A detailed recitation of the testimony presented during the trial of the dissolution proceeding is not necessary for resolution of the issues presented in these appeals. It is sufficient to note that testifying on Judith’s behalf were Dr. Robert Gross, a physician and neurologist, Dr. Charles Kitchen, a psychiatrist, and William McShane, a trust officer at Heritage Bank. McShane testified as to Judith’s current economic condition. Judith’s attorneys also called Robert as an adverse witness.

Robert offered the testimony of Dr. Dover Roth, a psychiatrist, to rebut the guardian ad litem’s argument that Judith was not responsible for her actions during the marriage. He also called as a witness his accountant, Albert Sommers, who gave testimony pertaining to the identification of marital and nonmarital property, and Albert C. Balderman, vice president and trust officer of Heritage Bank, who testified as to assets of Judith in the bank’s possession. Additionally, Robert testified on his own behalf as to the parties’ property interests.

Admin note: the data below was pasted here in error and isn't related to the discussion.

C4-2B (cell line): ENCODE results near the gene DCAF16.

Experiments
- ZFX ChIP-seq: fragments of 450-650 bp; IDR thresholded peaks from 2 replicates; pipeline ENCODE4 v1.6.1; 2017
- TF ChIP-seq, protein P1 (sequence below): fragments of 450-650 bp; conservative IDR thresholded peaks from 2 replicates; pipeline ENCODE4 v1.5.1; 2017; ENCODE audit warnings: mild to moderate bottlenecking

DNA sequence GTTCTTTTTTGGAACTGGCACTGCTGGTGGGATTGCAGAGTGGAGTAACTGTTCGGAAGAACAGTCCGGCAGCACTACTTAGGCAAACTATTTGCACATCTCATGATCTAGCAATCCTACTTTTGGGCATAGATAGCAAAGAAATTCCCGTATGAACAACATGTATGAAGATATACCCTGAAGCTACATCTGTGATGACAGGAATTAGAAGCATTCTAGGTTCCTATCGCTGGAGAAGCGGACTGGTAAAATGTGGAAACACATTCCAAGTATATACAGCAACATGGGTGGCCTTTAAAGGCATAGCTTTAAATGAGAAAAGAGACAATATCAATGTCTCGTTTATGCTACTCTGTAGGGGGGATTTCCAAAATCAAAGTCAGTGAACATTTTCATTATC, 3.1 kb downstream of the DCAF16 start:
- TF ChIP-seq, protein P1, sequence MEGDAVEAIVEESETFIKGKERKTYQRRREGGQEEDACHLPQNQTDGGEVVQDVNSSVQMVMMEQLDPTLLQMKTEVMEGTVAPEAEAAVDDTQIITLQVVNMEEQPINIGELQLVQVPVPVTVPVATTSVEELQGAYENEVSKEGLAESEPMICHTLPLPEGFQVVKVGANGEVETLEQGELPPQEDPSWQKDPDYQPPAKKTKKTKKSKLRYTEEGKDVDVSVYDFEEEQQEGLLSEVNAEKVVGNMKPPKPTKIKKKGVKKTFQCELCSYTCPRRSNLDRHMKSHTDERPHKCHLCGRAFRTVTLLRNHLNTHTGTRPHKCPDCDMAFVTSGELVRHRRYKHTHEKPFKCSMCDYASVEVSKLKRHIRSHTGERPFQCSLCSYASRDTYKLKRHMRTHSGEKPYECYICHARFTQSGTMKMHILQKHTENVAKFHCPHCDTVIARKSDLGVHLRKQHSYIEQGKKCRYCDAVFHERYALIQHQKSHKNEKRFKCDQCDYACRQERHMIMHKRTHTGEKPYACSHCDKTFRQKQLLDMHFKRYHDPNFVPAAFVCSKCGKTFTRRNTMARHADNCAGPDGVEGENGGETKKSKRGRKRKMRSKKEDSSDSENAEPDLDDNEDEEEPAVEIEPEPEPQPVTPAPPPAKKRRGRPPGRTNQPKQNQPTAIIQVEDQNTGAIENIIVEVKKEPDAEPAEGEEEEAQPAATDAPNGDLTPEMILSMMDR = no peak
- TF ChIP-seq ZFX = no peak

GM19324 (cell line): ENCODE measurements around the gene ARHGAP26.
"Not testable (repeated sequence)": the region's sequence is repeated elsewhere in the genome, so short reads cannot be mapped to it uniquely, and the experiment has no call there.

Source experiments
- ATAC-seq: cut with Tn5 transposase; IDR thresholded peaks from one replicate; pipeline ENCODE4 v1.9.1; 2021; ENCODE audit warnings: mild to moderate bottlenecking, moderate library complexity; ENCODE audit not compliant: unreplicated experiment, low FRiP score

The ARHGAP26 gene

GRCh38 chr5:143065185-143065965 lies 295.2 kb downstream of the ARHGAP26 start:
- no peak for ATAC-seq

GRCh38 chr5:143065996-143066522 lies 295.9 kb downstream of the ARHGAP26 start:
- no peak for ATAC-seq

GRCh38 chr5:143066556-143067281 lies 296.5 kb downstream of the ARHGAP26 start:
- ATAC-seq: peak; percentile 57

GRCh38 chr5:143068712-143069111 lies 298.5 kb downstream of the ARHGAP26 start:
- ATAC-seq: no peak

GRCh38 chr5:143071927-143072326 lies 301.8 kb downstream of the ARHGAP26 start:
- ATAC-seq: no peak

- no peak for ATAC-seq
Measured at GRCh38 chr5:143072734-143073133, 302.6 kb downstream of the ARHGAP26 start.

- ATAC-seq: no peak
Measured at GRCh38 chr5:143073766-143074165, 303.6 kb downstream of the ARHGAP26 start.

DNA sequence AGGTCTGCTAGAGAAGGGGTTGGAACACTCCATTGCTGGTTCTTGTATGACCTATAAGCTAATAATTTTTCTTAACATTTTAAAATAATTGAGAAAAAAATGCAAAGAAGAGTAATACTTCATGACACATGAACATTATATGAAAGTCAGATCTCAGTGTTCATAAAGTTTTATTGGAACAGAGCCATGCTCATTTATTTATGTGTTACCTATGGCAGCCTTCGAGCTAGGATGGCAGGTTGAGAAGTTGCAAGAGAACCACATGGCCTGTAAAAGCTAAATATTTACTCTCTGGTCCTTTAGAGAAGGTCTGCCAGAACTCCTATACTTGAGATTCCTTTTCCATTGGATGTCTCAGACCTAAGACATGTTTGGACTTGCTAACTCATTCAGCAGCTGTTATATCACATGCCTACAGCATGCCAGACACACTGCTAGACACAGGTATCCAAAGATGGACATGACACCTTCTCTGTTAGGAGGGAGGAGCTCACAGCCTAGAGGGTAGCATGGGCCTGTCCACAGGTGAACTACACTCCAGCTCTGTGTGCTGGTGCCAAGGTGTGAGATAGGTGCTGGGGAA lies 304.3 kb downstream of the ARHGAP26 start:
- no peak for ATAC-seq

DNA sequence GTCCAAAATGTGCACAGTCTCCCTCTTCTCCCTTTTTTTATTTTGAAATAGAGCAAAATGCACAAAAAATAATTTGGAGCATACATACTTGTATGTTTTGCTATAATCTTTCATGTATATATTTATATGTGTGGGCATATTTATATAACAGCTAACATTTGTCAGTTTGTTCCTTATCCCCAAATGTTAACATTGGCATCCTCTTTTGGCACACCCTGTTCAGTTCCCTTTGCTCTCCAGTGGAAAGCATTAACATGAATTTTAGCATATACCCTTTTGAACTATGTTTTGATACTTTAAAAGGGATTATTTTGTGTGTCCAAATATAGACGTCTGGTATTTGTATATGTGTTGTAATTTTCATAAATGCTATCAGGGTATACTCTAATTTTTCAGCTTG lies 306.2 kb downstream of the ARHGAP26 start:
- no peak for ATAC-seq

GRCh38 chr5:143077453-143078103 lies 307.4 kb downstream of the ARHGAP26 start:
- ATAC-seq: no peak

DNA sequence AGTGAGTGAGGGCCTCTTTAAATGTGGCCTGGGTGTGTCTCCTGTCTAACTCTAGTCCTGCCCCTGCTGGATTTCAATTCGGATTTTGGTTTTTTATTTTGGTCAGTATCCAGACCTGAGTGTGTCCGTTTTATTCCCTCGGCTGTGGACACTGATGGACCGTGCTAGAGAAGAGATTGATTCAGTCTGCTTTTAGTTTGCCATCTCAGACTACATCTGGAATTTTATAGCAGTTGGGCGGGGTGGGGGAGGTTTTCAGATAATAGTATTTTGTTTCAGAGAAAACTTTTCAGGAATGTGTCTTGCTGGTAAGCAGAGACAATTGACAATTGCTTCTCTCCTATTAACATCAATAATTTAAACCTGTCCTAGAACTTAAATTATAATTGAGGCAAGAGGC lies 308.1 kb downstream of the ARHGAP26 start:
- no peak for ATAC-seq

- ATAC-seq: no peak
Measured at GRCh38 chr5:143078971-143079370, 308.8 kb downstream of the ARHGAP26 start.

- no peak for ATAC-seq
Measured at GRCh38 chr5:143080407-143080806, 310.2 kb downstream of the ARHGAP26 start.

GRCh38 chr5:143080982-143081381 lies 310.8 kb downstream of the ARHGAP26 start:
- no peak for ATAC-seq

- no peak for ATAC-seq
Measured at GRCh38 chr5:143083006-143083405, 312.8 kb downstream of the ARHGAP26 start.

On January 7, 1982, the trial court issued an oral ruling as to most of the pending issues. In announcing its decision, the court struck the affirmative defense presented by the guardian ad litem and found that grounds for dissolution had been established. The court stated that the marital assets far exceeded $150,000 and, after considering both marital and nonmarital assets, the trial judge concluded, “I am going to give one hundred fifty thousand dollars ($150,000) to the Heritage Bank for the benefit of Judith Hirsch.” The court also awarded Judith maintenance of $100 a week, barred Robert from maintenance, and ordered that Judith be named primary beneficiary of a $100,000 insurance policy on Robert’s life. The court stated that it would reserve ruling on the matter concerning who would pay Judith’s hospital bills. Counsel for both parties then indicated they *950wished to file petitions for fees. Fee petitions were subsequently filed by the Montgomerys, the guardian ad litem and Robert’s attorney.

On February 18, 1982, the trial court entered the written judgment for dissolution. The court, however, reserved the issues of attorney fees, liability for Judith’s medical bills and the division of approximately $8,500 in the parties’ joint escrow account at First Federal Savings & Loan Association of Chicago.1 On February 26, 1982, a petition for payment of certain costs and medical expenses was filed on Judith’s behalf.